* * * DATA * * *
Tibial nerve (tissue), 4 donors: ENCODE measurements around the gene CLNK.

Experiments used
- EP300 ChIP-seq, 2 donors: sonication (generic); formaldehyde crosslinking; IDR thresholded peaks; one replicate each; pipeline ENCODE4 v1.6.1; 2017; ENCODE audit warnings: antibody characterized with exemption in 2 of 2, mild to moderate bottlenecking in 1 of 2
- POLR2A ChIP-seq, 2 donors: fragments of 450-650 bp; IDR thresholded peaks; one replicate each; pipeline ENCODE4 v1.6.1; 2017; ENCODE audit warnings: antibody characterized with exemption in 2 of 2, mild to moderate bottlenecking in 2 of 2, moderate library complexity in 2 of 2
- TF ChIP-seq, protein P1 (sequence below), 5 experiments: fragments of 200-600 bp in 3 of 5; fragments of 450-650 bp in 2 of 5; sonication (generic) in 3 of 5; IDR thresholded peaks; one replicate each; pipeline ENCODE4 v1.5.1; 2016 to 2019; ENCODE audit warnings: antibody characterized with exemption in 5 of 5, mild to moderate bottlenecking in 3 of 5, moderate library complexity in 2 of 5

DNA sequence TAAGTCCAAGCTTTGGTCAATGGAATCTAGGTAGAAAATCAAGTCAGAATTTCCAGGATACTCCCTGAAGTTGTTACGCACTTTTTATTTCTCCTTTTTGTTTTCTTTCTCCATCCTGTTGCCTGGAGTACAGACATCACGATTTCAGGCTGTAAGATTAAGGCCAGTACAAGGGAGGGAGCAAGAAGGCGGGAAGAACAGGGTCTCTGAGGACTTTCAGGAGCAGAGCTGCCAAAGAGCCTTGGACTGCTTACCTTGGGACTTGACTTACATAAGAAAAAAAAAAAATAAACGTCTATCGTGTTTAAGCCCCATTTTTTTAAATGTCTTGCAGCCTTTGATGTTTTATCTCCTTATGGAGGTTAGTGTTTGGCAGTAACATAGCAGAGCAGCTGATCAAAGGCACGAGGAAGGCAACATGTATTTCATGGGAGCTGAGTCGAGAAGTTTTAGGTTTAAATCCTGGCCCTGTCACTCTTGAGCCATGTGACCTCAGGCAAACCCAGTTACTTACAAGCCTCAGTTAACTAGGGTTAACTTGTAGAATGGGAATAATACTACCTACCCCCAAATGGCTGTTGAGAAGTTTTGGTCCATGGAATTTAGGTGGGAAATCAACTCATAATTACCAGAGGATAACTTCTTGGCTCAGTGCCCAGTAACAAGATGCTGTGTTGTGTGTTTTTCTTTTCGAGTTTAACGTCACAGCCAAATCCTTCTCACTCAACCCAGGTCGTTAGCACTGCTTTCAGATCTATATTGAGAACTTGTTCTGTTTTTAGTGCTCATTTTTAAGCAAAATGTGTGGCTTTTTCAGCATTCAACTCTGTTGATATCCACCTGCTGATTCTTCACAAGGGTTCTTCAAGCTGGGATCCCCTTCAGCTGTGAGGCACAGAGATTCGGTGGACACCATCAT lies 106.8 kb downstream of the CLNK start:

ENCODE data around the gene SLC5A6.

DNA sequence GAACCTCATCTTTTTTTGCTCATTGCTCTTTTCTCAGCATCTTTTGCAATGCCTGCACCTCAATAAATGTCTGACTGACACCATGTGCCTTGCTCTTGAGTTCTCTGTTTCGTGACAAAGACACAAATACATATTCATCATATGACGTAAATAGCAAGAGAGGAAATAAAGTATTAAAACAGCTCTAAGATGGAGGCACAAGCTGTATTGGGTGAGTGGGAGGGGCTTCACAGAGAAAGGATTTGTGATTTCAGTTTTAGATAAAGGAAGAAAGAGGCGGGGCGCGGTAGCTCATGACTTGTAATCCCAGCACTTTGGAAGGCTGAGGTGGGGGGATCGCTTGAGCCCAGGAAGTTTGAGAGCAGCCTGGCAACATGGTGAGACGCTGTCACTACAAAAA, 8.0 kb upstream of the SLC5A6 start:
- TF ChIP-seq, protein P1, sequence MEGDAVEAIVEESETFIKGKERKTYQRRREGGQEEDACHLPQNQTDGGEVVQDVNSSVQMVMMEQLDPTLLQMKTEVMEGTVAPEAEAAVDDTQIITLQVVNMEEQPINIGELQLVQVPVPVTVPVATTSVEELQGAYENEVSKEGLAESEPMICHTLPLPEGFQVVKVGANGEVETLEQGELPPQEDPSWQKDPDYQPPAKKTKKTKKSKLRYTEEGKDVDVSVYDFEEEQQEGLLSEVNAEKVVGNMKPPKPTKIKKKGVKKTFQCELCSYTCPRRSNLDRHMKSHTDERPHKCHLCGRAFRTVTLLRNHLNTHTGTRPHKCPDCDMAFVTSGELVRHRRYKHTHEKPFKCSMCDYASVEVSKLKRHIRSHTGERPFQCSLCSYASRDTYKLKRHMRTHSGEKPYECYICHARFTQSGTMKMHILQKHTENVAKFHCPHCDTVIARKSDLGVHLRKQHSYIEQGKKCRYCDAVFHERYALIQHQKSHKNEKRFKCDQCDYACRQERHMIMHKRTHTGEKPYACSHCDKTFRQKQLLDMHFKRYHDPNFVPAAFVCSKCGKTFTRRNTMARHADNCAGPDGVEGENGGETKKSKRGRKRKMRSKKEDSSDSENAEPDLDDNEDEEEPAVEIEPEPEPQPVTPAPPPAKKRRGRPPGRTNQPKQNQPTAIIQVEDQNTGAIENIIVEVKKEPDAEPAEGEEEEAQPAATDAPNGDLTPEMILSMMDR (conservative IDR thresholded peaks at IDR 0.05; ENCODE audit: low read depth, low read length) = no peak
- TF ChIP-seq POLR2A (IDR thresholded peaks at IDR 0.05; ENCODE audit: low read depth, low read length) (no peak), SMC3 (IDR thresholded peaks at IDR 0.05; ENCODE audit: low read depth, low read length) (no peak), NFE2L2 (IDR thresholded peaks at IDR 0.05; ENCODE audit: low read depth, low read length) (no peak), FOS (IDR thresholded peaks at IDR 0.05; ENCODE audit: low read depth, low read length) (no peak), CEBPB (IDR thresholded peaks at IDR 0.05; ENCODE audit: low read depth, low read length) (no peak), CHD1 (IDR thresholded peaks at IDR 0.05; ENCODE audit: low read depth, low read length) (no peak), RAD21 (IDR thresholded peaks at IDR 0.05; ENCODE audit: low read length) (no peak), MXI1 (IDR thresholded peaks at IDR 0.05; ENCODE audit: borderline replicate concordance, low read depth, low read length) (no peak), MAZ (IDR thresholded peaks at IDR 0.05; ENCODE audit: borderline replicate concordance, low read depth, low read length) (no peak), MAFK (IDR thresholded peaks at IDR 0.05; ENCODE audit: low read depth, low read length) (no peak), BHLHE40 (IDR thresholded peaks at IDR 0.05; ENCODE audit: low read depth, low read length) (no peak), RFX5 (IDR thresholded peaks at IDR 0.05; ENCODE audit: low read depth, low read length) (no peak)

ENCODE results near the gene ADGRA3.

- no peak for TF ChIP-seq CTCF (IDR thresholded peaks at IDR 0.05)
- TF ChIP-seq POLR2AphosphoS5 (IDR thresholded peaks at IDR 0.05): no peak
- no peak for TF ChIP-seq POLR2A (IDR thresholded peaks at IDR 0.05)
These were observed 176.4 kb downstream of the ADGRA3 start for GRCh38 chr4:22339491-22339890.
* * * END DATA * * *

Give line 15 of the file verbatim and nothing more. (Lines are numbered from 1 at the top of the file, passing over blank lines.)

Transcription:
These were observed 176.4 kb downstream of the ADGRA3 start for GRCh38 chr4:22339491-22339890.